First off, let’s cheer on our Bronx Bombers and our Amazin’ Mets – they’re back! April 1 is Opening Day for Major League Baseball and we couldn’t be happier. The only thing more unimaginable than last year’s cardboard audience would be a substitution of Strat-o-matic fantasy baseball for the 2021 season.
You could say we’re in the fifth inning in New York City (rather than in a rain delay) thanks to increasing numbers of vaccinated fans and a bit of hindsight about how the virus spreads. We’ve arrived at a middle ground, where the city’s baseball stadiums are re-opening to both players and fans alike, albeit with only 20 percent capacity. We still have four innings to go.
So what does that all mean?
New Protocols for Going to the Game
Going to a Yankees or Mets game will be like traveling to another state or even another country. You must be fully vaccinated or have a Covid-19 test with a negative result no less than three days prior to the first pitch. And you’ll need to show proof if you plan to enter the stadium, whether you have a ticket or not. Temperature checks will also be required.
CDC guidelines are being followed by both the Yankees and the Mets. Masks must be worn at all times except when eating or drinking at your assigned seat, and it is suggested that you bring hand sanitizer and wipes with you and wash your hands frequently. You can expect to see signs and a small legion of people reminding you of this around the restrooms, too.
Clearly defined spacing between seating clusters will ensure that social distancing rules are followed in the stands, but you will be expected to monitor your behavior and avoid congestion when you walk through the stadium. A must-read for anyone planning to attend a game, detailed “safety” information for the Mets and the Yankees is available on their websites and will be updated as available.
How ‘Bout Them Tickets?
Like the Red Sox and the Yankees playing a game without any excitement, getting a ticket will be another challenge.
Tickets are harder to score than ever. With initial games reduced to 20 percent attendance, and only the first month’s games on sale, you can expect higher-than-normal prices particularly for popular series like Red Sox vs Mets. Tickets are being sold in “pods,” meaning that you can only purchase them in singles, pairs or groups of four and six, and seating will be strategically scattered throughout the stadiums. For these “limited capacity” games, only 8492 tickets will be sold for the Mets and 10,850 for the Yankees. Tickets for other games will be released at a later date with the hope that capacity restrictions will be relaxed. Stay up to date by checking the websites for the Mets and the Yankees.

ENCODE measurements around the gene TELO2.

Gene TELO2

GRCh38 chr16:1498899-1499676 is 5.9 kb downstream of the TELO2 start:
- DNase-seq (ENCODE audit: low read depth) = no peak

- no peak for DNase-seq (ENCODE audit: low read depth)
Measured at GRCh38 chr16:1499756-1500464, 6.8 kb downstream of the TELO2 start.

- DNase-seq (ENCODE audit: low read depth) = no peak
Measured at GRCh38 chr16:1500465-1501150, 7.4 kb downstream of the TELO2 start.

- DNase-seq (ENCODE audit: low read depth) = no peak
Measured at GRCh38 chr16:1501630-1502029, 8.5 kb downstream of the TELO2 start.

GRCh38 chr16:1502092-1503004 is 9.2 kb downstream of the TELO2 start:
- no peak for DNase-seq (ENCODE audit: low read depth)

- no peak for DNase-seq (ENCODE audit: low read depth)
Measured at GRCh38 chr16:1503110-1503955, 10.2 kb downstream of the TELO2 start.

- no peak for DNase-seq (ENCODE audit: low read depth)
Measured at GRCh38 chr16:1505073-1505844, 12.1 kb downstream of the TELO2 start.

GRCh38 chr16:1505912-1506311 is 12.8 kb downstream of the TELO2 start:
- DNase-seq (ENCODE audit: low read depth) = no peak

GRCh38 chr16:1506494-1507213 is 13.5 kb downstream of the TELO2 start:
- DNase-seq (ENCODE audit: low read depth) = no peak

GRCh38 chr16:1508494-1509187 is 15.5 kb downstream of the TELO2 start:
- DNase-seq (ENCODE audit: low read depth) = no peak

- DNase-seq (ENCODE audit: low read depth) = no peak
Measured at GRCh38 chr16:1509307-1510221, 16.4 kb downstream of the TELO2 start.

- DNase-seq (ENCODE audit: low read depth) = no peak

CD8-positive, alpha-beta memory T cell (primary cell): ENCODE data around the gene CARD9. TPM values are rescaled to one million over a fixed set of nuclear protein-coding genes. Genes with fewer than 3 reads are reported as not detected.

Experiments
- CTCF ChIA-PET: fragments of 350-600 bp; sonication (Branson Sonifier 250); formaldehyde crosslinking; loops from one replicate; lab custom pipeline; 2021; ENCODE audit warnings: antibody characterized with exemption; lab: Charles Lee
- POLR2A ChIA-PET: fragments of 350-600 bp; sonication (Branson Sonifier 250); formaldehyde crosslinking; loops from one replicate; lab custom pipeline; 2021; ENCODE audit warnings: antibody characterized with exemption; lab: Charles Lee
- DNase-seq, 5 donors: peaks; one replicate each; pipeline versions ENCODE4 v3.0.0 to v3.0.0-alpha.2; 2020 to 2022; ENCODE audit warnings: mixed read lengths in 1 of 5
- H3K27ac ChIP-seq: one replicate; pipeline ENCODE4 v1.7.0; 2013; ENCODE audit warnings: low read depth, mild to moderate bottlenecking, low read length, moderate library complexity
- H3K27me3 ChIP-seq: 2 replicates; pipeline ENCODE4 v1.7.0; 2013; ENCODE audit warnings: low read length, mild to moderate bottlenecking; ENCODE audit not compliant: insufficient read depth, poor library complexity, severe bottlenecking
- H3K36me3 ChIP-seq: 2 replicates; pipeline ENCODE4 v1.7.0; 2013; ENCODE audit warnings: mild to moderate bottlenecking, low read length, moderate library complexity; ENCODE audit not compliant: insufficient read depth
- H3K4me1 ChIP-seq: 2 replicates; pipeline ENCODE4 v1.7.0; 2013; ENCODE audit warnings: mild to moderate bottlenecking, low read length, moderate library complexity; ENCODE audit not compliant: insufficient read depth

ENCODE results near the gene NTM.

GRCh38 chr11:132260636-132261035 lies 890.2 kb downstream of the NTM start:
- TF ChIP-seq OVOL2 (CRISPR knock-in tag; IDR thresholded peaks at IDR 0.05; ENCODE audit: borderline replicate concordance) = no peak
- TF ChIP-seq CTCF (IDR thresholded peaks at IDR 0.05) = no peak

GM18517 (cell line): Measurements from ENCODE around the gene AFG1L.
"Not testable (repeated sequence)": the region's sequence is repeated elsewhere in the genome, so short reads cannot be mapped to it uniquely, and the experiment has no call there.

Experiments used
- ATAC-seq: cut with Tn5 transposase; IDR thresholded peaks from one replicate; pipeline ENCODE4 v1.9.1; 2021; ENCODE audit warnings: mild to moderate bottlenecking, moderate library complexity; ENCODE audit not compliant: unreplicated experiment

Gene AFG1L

For safety’s sake, all ticket purchases will be contactless. No tickets will be sold at the stadiums. Everything needs to be taken care of online and your phone is your baseball ticket. Be sure to keep your battery charged or bring a spare; you’ll need to show your phone to return to your seat if you go for a restroom or refreshment break.
Concessions are still being worked out, but as a rule, all purchases will be cashless this year. If you do bring cash, however, you can convert it to a pre-paid debit card at a “reverse” ATM. In-seat delivery has been suspended but you can pre-order and pre-pay some food selections on Uber Eats at Yankee Stadium and on the MLB Ballpark App at Citi Field for express pick-up at designated locations. You’re welcome to use your mobile phone or credit card to make purchases directly at the stands.
The preliminary lineup of vendors at Yankee Stadium includes Blue Point's Pinstripe Pils and food stands from local faves Jersey Mike’s cheesesteaks, Nathan’s hot dogs, Lobel’s steak sandwiches and Haru Sushi. There will also be Grab n Go options in two locations.
The Mets have confirmed the return of David Chang’s fuku chicken sandwiches, Shake Shack burgers, DO Cookie Dough and the margherita and pepperoni snacks from The Pizza Cupcake. All food will be served in individual containers. It will be interesting to see how Citi Field manages its outdoor beer garden and food stand area where people usually crowd and queue en masse.
Openings and rules for the sit-down restaurants and clubs -- including the Legends Suite Club at Yankee Stadium and the Delta Sky360° Club at Citi Field — will be available on the teams’ websites.
Can We Still Have a Seventh Inning Stretch?
There’s one question that remains a bit hazy. What happens during the traditional late-game pause? Remember when a seventh-inning stretch meant actually stretching your legs and taking a quick walk to grab a beer or hit the loo? A mass exodus of even the 20 percent in attendance could cause a serious social distancing problem. Maybe it’s best to just stay in your seat and sing “Take Me Out to the Ball Game” with your pod pals? Add the tarantella “Lazy Mary” by Lou Monte to your repertoire if you’re in Flushing.
And now, the words we’ve all been waiting for: “Play ball!”